PDF _ RL32248 - Petroleum Refining: Economic Performance and Challenges for the Future
3-Jun-2008; Robert Pirog; 29 p.

Update: Previous Editions:
March 23, 2007

Abstract: The petroleum refining industry provides products that are critical to the functioning of the economy. Virtually all transportation, land, sea, and air, is fueled by products that are refined from crude oil. Industrial, residential, and commercial activities, as well as electricity generation, use petroleum-based products. Along with volatile changes in crude oil prices, the industry has faced evolving health, safety, and environmental requirements which have changed and multiplied product specifications and required capital investment in refineries.

Since the late 1990s, the industry has undergone significant structural change which might alter its profitability requirements, its ability to provide stable product volumes to the consuming market, and its ability to adapt to current and future environmental requirements.

Two significant structural changes characterize the industry. Mergers, acquisitions, and joint ventures have changed the ownership profile of the industry, altering concentration patterns both regionally and nationally. A change in the business model from an integrated component, to a stand-alone profit center, has focused attention on earning competitive profit rates at each stage in the production chain. Evidence suggests that the new market structure and business model might demand better economic performance from the industry. Regulatory compliance to meet congressionally mandated environmental standards, both on refined products and refinery sites, requires substantial capital investment by refiners, and has resulted in reduced profitability, according to the Energy Information Administration (EIA). To the extent that continued capacity expansion and technological investments are reduced, or not undertaken, because of low historical rates of return (even though recent returns are higher) U.S. dependence on imported refined products might increase, or product markets could be disrupted by shortages and price spikes.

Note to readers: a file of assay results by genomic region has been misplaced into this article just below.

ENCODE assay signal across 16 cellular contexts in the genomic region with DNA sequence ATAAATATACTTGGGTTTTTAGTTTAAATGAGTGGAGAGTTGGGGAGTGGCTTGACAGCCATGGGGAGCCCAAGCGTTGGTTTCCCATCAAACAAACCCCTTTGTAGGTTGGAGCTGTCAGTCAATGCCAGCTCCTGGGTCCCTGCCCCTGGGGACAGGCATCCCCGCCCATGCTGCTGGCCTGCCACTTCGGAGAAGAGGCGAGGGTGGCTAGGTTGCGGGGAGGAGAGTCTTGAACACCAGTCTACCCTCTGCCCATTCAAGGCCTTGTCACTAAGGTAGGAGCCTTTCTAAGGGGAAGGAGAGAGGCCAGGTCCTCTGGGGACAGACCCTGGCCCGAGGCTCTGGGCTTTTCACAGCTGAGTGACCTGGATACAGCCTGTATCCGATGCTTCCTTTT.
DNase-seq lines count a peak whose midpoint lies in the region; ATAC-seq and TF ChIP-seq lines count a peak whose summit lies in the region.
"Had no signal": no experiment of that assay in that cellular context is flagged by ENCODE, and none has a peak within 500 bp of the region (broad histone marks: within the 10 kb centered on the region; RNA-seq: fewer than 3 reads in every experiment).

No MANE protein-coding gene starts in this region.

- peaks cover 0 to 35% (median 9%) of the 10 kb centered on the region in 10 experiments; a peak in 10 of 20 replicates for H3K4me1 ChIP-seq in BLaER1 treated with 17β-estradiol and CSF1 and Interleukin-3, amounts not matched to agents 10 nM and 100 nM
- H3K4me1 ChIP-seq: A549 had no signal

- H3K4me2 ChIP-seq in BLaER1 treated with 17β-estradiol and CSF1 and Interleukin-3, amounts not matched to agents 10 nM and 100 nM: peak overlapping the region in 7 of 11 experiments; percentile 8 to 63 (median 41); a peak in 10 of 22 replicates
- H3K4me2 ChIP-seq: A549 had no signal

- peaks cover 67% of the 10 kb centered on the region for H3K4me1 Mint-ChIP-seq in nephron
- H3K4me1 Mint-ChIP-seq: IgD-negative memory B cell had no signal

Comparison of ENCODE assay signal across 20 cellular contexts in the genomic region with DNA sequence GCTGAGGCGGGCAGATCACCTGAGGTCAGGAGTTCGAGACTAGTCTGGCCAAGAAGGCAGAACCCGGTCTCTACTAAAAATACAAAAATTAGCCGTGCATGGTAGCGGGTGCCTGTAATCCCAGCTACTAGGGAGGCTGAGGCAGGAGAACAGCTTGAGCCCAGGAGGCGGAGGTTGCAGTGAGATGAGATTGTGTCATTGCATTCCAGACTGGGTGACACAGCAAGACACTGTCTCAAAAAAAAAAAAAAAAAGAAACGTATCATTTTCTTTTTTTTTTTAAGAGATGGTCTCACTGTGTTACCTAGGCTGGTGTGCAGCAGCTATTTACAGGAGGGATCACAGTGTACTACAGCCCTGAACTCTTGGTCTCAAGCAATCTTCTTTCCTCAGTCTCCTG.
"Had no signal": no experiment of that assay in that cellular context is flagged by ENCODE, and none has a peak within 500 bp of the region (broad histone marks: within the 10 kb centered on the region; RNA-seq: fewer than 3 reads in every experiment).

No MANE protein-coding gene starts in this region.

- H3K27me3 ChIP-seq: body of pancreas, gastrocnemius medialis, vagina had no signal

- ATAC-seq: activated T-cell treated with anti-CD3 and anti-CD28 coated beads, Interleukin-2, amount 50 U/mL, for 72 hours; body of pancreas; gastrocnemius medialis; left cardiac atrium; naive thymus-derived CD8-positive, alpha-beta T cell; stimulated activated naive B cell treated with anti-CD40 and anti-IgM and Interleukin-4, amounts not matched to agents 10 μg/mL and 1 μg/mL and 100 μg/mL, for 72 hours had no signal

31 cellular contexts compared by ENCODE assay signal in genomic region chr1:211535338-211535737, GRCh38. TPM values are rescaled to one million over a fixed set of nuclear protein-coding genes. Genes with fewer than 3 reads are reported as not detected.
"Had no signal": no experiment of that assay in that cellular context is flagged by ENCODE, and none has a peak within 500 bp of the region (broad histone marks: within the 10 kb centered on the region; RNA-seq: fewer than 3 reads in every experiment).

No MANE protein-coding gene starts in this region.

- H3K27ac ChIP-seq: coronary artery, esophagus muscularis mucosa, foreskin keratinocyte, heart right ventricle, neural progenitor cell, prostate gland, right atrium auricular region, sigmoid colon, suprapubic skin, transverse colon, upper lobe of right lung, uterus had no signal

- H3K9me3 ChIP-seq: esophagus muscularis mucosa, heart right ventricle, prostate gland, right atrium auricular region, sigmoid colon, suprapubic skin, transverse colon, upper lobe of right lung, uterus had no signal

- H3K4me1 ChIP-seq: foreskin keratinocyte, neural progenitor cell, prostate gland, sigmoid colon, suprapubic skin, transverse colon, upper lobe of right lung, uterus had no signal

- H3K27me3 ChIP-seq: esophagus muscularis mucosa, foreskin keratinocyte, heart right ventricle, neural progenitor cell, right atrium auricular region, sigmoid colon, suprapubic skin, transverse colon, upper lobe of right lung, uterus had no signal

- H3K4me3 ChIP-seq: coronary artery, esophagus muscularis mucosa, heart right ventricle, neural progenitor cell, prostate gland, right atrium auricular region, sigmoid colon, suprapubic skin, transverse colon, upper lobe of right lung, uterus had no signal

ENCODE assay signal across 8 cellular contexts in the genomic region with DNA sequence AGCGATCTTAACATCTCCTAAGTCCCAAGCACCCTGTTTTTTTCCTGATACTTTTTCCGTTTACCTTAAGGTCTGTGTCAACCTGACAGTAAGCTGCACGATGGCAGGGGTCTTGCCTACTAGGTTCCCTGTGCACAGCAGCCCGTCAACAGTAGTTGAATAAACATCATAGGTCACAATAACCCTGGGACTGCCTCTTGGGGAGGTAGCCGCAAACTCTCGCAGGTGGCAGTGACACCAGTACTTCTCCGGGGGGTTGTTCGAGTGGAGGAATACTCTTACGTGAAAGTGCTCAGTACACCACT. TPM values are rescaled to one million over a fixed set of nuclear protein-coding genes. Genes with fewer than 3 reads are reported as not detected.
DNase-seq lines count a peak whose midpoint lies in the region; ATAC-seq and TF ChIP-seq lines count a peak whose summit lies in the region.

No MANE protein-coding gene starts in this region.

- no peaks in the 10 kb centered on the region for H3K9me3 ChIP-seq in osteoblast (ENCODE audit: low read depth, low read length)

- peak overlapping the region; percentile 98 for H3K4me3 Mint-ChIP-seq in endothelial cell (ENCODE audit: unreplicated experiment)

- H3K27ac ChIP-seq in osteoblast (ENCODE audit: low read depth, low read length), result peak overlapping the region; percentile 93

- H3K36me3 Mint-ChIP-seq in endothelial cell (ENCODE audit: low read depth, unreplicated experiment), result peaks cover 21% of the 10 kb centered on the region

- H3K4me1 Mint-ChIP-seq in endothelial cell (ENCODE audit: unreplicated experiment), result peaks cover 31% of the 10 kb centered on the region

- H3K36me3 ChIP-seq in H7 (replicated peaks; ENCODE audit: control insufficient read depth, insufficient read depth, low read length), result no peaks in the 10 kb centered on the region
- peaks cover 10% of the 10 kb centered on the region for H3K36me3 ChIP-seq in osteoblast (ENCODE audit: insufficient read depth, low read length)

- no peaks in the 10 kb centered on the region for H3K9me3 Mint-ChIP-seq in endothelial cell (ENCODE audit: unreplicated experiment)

As the 110th Congress considers energy legislation, it is likely to be concerned with domestic energy security and market stability, issues linked to the performance of the petroleum refining industry. Increased imports of refined products, particularly motor gasoline, combined with growing imports of crude oil, could make the United States increasingly vulnerable to shocks originating in the world oil market. Importing motor gasoline into the United States in appropriate volumes may become increasingly difficult because of the unavailability of world supplies consistent with U.S. fuel specification requirements.

This report will be updated.

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Topics: Energy, Economics & Trade

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